PH: Paying the Cost of Carbon

Below is an article shared to us by Rodne R. Galicha, Philippine District Manager of the Climate Reality Project and Executive Director of Sibuyan Island Sentinels League for Environment, Inc.



Now we ask: Why are we the ones paying for the cost of carbon?

Typhoon Haiyan speaks of climate inaction, injustice, apathy and irresponsibility. Enough with all these suffering, enough with this madness. When will they listen - when there will be no people to listen to, when our voices are buried with the rubble left by storm surges and strong winds? As help from different parts of the globe arrives, we are thankful for the the sympathy - but we need most is empathy. After global assistance has been delivered, states emitting large amount of carbon dioxide may still remain business as usual. They must submit themselves to a legally binding commitment to reduce carbon emissions, or else we will expect more typhoons which are larger and more intense. This is the price of carbon, but we are confused - why are we the ones paying almost every year? We continue to seek climate justice, climate debt must be settled.

Our islands, in 2008, suffered the deluge brought by Typhoon Fengshen. In 2009, Typhoons Ketsana and Parma; followed by Megi in 2010; then, Nesat and Washi in 2011; Bopha in 2012, the costliest - and now Haiyan: we fear this would not be the last.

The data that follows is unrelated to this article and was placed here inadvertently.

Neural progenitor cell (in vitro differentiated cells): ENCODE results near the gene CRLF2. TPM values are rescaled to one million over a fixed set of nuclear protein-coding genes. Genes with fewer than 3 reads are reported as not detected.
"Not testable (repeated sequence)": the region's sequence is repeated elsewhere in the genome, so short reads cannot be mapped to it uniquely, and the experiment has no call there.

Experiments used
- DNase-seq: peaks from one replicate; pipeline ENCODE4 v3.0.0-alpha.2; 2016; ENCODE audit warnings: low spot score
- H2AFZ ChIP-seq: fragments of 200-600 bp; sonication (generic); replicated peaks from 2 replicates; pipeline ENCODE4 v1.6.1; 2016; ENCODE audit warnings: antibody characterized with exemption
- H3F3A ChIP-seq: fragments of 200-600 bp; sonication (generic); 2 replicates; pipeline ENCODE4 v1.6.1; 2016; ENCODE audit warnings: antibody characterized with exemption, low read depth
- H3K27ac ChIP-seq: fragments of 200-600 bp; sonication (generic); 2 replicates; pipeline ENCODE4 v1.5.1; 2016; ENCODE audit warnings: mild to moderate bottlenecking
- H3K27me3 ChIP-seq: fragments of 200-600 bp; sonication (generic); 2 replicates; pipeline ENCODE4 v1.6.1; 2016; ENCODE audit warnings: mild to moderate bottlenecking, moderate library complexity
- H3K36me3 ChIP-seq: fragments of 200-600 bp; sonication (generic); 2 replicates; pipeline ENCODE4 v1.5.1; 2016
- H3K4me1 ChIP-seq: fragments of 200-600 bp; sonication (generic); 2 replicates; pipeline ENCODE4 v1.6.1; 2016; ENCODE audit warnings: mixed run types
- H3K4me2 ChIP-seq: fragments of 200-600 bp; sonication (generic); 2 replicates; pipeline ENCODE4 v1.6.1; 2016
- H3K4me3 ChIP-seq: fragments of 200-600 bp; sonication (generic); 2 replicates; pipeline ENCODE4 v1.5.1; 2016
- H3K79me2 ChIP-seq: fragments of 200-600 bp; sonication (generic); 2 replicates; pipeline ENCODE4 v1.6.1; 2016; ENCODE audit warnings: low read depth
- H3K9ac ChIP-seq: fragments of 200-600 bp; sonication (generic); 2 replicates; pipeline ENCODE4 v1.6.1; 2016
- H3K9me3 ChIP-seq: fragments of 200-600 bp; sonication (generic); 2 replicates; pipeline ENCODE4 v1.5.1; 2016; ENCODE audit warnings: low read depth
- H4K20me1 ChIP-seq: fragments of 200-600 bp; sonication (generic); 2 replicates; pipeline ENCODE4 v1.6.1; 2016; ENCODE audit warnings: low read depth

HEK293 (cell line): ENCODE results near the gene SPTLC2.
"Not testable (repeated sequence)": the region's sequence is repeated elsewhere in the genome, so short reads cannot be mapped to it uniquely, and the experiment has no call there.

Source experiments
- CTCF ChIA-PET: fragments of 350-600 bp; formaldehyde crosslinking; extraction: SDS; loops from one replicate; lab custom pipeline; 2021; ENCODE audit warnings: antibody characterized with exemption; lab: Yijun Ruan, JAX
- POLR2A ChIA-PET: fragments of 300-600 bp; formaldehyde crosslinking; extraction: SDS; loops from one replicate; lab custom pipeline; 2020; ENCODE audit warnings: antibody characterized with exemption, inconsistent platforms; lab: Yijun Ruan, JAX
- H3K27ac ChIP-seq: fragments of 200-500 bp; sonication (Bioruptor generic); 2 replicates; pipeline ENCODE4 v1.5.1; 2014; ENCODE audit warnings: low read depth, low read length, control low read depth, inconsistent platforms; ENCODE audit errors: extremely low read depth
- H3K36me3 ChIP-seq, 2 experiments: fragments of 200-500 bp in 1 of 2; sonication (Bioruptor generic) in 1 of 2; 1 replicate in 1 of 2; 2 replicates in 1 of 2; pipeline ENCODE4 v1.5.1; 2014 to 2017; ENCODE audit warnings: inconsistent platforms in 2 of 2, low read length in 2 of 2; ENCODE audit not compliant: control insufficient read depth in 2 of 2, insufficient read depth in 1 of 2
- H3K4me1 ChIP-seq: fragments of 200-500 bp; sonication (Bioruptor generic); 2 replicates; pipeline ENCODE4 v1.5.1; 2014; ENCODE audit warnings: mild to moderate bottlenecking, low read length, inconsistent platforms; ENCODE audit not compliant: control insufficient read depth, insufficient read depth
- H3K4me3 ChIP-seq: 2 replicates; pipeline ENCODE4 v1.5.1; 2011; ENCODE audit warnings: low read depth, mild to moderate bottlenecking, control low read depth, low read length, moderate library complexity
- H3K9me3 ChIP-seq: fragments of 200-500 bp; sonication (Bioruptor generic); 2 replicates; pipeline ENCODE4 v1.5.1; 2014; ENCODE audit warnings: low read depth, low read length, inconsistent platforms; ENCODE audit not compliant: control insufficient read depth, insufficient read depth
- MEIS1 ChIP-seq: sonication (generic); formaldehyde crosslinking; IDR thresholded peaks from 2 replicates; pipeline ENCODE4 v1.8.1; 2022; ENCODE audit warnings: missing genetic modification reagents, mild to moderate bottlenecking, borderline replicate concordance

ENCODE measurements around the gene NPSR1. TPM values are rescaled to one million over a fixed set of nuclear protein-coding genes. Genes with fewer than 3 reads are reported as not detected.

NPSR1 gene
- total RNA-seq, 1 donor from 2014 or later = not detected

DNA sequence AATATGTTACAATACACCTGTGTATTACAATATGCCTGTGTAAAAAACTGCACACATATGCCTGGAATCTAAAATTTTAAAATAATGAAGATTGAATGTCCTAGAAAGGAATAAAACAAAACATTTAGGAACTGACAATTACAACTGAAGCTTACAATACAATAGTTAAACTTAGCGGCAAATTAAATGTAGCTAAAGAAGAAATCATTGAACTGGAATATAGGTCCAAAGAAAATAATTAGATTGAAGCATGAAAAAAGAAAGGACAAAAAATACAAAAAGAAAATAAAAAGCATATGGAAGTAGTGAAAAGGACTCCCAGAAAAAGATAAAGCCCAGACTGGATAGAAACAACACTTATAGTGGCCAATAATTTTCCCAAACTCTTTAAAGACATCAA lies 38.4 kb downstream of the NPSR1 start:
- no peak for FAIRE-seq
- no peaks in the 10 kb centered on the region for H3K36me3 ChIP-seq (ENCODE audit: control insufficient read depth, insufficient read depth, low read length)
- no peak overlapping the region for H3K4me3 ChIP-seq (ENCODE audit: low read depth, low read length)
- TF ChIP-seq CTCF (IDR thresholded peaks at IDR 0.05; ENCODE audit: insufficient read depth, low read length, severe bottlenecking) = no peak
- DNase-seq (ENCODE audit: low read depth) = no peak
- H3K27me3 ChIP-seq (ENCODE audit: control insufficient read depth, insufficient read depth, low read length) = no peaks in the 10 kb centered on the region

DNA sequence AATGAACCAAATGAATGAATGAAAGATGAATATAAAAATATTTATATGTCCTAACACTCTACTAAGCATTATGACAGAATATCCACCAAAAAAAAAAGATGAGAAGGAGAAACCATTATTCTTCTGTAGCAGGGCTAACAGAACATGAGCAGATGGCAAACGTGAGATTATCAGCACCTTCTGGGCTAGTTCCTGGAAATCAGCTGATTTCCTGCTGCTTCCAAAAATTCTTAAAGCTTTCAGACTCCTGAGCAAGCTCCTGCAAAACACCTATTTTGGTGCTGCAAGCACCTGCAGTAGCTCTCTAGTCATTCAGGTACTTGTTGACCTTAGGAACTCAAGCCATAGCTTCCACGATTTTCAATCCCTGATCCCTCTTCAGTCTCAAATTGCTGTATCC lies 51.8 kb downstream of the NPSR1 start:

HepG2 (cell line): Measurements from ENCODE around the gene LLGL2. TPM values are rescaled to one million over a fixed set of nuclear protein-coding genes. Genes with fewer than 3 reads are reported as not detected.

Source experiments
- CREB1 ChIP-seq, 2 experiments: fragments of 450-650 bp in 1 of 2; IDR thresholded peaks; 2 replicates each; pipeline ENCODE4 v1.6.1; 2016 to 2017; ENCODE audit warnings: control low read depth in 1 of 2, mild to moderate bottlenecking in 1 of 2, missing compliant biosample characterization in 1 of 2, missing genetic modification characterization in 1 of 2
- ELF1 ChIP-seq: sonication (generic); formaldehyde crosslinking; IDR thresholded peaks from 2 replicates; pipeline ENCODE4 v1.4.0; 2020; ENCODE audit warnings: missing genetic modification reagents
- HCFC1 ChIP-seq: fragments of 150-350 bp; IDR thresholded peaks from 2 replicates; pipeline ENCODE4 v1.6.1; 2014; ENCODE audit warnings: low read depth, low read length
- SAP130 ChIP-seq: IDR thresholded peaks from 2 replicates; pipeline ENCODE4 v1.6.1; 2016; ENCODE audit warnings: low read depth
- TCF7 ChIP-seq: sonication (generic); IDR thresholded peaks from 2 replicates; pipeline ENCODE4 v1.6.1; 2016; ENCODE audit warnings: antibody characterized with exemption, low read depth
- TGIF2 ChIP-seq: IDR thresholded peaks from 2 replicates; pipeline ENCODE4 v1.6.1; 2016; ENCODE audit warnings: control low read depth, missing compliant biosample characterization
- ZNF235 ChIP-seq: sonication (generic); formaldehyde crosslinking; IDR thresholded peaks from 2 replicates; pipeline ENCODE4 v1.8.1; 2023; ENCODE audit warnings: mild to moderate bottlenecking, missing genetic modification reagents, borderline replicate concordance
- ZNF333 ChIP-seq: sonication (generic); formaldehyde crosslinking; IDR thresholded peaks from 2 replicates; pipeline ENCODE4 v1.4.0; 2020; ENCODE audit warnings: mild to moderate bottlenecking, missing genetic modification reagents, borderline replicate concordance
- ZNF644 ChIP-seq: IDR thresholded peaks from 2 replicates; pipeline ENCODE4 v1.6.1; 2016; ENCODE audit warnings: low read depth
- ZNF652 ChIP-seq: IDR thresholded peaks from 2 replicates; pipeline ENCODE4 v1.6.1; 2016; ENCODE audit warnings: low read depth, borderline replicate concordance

Haiyan shows the worst come but as it lashed our communities affecting millions of innocent people, we may run out of our unique Filipino resiliency. We thank the world for their kindness but we expect developed countries to take ambitious steps to prevent more Haiyans. We suffered enough. 

For four years, since 2009, I have worked with the communities living in Manicani and Homonhon Islands off Guiuan town in Eastern Samar. I haven't heard about them since Haiyan hit the islands. I am worried and I cannot help but cry. One of my cousins who decided to live somewhere in Samar is still nowhere to be found, his father who is in New Jersey is in deep grief. 

Although, not mainly covered by the news media, my province of Romblon where I decided to stay with the Disaster Risk Reduction and Management Council was also hardly hit by Haiyan especially the island of San Jose, the southern areas in Tablas Island and Sibuyan Island. From here, almost 6,000 households were partially damaged and around 750 families are without homes. 

Our Climate Leaders here in the Philippines are doing all there best on how to help and assist. Bro. Jaazeal Jakosalem and Fr. Manny Bolilia will be going to Tacloban City tomorrow for a faith mission called 'Spiritual Marines'. They aim to bless the dead and spiritually uplift the survivors. With their religious congregation, they have established Heartanonymous campaign for relief efforts. Now a local public official, Miguel Magalang is suggesting a national initiative campaign to maximize the controversial pork barrel fund (PDAF), realign it to disaster fund. A lawyer by profession, Atty. Christina Barroga, is expounding how to raise the recent event to the International Criminal Court. 

Yes, we see this as crime - climate crime, and we need climate justice.